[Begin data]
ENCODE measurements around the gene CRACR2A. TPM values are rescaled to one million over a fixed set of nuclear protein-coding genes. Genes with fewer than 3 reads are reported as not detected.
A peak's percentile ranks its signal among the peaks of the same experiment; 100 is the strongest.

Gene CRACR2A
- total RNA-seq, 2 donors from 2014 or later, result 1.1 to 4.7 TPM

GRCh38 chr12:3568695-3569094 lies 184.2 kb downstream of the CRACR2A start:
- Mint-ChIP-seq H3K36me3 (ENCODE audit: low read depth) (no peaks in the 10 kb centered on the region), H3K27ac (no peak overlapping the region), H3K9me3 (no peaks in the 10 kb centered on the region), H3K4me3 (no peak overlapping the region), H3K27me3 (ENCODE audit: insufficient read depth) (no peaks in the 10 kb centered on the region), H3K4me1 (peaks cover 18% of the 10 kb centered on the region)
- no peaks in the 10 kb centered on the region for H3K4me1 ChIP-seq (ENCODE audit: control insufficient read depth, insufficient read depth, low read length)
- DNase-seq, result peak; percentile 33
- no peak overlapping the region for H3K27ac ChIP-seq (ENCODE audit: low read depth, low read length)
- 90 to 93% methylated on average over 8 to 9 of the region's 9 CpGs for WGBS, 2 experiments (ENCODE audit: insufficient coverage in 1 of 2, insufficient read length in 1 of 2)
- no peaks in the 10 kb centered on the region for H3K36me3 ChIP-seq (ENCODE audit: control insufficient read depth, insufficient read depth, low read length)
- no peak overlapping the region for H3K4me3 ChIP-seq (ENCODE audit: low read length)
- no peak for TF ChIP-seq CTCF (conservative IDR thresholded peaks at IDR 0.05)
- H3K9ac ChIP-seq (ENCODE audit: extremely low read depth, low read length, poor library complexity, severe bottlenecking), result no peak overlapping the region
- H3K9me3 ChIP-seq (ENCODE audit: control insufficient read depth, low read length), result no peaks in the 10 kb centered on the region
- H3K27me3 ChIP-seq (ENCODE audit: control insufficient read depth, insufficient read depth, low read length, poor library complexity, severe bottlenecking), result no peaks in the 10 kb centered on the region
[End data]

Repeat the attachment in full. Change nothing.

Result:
ENCODE measurements around the gene CRACR2A. TPM values are rescaled to one million over a fixed set of nuclear protein-coding genes. Genes with fewer than 3 reads are reported as not detected.
A peak's percentile ranks its signal among the peaks of the same experiment; 100 is the strongest.

Gene CRACR2A
- total RNA-seq, 2 donors from 2014 or later, result 1.1 to 4.7 TPM

GRCh38 chr12:3568695-3569094 lies 184.2 kb downstream of the CRACR2A start:
- Mint-ChIP-seq H3K36me3 (ENCODE audit: low read depth) (no peaks in the 10 kb centered on the region), H3K27ac (no peak overlapping the region), H3K9me3 (no peaks in the 10 kb centered on the region), H3K4me3 (no peak overlapping the region), H3K27me3 (ENCODE audit: insufficient read depth) (no peaks in the 10 kb centered on the region), H3K4me1 (peaks cover 18% of the 10 kb centered on the region)
- no peaks in the 10 kb centered on the region for H3K4me1 ChIP-seq (ENCODE audit: control insufficient read depth, insufficient read depth, low read length)
- DNase-seq, result peak; percentile 33
- no peak overlapping the region for H3K27ac ChIP-seq (ENCODE audit: low read depth, low read length)
- 90 to 93% methylated on average over 8 to 9 of the region's 9 CpGs for WGBS, 2 experiments (ENCODE audit: insufficient coverage in 1 of 2, insufficient read length in 1 of 2)
- no peaks in the 10 kb centered on the region for H3K36me3 ChIP-seq (ENCODE audit: control insufficient read depth, insufficient read depth, low read length)
- no peak overlapping the region for H3K4me3 ChIP-seq (ENCODE audit: low read length)
- no peak for TF ChIP-seq CTCF (conservative IDR thresholded peaks at IDR 0.05)
- H3K9ac ChIP-seq (ENCODE audit: extremely low read depth, low read length, poor library complexity, severe bottlenecking), result no peak overlapping the region
- H3K9me3 ChIP-seq (ENCODE audit: control insufficient read depth, low read length), result no peaks in the 10 kb centered on the region
- H3K27me3 ChIP-seq (ENCODE audit: control insufficient read depth, insufficient read depth, low read length, poor library complexity, severe bottlenecking), result no peaks in the 10 kb centered on the region